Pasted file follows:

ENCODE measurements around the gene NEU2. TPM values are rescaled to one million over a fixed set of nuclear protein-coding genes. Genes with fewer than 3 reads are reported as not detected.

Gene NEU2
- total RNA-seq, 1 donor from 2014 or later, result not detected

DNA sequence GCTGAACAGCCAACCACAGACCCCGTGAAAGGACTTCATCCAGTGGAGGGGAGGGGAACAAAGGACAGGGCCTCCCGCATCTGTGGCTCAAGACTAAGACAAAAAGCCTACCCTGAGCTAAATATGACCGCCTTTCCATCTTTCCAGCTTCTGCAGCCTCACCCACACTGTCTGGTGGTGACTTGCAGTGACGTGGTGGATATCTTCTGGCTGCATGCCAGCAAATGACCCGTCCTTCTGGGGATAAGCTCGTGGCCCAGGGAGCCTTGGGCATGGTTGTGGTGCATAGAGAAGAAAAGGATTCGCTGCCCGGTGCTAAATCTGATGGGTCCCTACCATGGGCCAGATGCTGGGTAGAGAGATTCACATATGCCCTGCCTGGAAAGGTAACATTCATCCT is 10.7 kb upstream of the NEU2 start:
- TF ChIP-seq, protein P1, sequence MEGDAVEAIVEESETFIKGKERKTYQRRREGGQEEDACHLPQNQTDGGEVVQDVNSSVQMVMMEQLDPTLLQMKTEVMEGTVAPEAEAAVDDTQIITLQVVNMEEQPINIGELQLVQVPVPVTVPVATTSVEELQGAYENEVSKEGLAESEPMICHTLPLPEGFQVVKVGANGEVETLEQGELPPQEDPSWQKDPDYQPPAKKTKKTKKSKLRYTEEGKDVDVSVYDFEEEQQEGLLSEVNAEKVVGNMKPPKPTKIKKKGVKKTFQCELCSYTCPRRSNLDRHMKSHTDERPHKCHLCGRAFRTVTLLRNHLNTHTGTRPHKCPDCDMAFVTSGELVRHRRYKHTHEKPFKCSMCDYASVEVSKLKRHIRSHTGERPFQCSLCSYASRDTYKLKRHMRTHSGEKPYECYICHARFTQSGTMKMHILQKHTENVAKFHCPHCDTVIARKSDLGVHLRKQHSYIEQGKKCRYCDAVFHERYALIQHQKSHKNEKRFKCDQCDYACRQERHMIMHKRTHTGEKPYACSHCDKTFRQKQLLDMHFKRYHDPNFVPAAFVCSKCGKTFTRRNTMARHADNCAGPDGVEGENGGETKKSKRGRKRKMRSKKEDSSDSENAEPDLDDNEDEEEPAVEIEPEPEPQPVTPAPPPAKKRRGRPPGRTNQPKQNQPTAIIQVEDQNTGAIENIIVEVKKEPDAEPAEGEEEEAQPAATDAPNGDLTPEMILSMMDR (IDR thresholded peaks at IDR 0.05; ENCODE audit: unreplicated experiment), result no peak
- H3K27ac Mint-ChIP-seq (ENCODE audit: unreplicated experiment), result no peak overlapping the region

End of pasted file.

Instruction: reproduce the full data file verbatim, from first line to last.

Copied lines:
ENCODE measurements around the gene NEU2. TPM values are rescaled to one million over a fixed set of nuclear protein-coding genes. Genes with fewer than 3 reads are reported as not detected.

Gene NEU2
- total RNA-seq, 1 donor from 2014 or later, result not detected

DNA sequence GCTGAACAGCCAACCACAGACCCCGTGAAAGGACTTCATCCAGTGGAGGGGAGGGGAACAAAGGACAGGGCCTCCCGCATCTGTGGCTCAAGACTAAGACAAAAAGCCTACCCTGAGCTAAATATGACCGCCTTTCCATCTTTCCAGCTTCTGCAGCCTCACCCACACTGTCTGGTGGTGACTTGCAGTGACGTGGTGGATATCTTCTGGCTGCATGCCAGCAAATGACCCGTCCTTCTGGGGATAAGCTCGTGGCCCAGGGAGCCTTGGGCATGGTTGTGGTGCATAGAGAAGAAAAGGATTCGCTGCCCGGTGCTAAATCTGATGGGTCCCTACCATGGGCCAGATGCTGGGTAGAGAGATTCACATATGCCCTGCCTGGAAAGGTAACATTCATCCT is 10.7 kb upstream of the NEU2 start:
- TF ChIP-seq, protein P1, sequence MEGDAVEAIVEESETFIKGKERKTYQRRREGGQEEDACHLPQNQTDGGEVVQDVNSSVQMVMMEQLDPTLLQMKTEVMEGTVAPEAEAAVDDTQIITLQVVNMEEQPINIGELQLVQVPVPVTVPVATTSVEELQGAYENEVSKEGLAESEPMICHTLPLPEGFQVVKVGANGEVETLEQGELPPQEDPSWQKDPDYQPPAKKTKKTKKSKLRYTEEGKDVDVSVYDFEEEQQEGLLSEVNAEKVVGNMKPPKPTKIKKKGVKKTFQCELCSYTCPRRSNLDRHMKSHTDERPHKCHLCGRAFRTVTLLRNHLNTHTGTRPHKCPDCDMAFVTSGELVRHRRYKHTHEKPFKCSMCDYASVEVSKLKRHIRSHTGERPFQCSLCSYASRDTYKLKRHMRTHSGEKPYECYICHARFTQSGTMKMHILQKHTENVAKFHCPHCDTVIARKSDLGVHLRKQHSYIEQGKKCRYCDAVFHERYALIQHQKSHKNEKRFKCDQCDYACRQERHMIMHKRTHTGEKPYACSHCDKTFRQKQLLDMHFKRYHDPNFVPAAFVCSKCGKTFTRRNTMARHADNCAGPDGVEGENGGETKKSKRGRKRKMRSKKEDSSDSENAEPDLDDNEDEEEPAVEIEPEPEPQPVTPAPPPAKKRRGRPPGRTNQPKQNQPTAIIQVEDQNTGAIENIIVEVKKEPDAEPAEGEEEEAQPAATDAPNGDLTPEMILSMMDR (IDR thresholded peaks at IDR 0.05; ENCODE audit: unreplicated experiment), result no peak
- H3K27ac Mint-ChIP-seq (ENCODE audit: unreplicated experiment), result no peak overlapping the region